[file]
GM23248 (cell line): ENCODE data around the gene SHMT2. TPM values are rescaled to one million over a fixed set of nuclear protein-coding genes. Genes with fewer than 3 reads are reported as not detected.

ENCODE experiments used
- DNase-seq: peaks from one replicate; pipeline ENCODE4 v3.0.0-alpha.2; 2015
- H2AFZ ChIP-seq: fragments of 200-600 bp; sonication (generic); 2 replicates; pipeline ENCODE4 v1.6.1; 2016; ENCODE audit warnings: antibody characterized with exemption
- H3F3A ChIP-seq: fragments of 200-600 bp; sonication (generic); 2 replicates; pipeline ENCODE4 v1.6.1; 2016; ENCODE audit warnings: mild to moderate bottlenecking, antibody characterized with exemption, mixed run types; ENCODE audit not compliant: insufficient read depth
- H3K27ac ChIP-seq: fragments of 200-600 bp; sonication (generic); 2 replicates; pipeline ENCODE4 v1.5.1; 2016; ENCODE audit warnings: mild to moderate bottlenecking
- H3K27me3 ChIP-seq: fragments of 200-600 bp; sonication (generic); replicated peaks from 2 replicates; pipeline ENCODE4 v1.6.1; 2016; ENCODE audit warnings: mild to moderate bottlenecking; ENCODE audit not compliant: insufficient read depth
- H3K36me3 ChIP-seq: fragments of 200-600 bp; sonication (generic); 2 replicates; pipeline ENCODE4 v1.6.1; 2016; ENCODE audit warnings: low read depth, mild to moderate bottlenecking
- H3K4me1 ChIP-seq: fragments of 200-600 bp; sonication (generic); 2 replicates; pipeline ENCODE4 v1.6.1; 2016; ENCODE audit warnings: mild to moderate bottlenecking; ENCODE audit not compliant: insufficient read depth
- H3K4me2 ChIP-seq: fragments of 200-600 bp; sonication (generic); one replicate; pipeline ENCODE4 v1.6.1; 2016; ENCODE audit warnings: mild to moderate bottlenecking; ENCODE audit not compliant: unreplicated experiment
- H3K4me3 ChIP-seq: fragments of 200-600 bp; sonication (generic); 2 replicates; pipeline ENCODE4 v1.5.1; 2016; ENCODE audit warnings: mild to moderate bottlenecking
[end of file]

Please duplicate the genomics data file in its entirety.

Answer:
GM23248 (cell line): ENCODE data around the gene SHMT2. TPM values are rescaled to one million over a fixed set of nuclear protein-coding genes. Genes with fewer than 3 reads are reported as not detected.

ENCODE experiments used
- DNase-seq: peaks from one replicate; pipeline ENCODE4 v3.0.0-alpha.2; 2015
- H2AFZ ChIP-seq: fragments of 200-600 bp; sonication (generic); 2 replicates; pipeline ENCODE4 v1.6.1; 2016; ENCODE audit warnings: antibody characterized with exemption
- H3F3A ChIP-seq: fragments of 200-600 bp; sonication (generic); 2 replicates; pipeline ENCODE4 v1.6.1; 2016; ENCODE audit warnings: mild to moderate bottlenecking, antibody characterized with exemption, mixed run types; ENCODE audit not compliant: insufficient read depth
- H3K27ac ChIP-seq: fragments of 200-600 bp; sonication (generic); 2 replicates; pipeline ENCODE4 v1.5.1; 2016; ENCODE audit warnings: mild to moderate bottlenecking
- H3K27me3 ChIP-seq: fragments of 200-600 bp; sonication (generic); replicated peaks from 2 replicates; pipeline ENCODE4 v1.6.1; 2016; ENCODE audit warnings: mild to moderate bottlenecking; ENCODE audit not compliant: insufficient read depth
- H3K36me3 ChIP-seq: fragments of 200-600 bp; sonication (generic); 2 replicates; pipeline ENCODE4 v1.6.1; 2016; ENCODE audit warnings: low read depth, mild to moderate bottlenecking
- H3K4me1 ChIP-seq: fragments of 200-600 bp; sonication (generic); 2 replicates; pipeline ENCODE4 v1.6.1; 2016; ENCODE audit warnings: mild to moderate bottlenecking; ENCODE audit not compliant: insufficient read depth
- H3K4me2 ChIP-seq: fragments of 200-600 bp; sonication (generic); one replicate; pipeline ENCODE4 v1.6.1; 2016; ENCODE audit warnings: mild to moderate bottlenecking; ENCODE audit not compliant: unreplicated experiment
- H3K4me3 ChIP-seq: fragments of 200-600 bp; sonication (generic); 2 replicates; pipeline ENCODE4 v1.5.1; 2016; ENCODE audit warnings: mild to moderate bottlenecking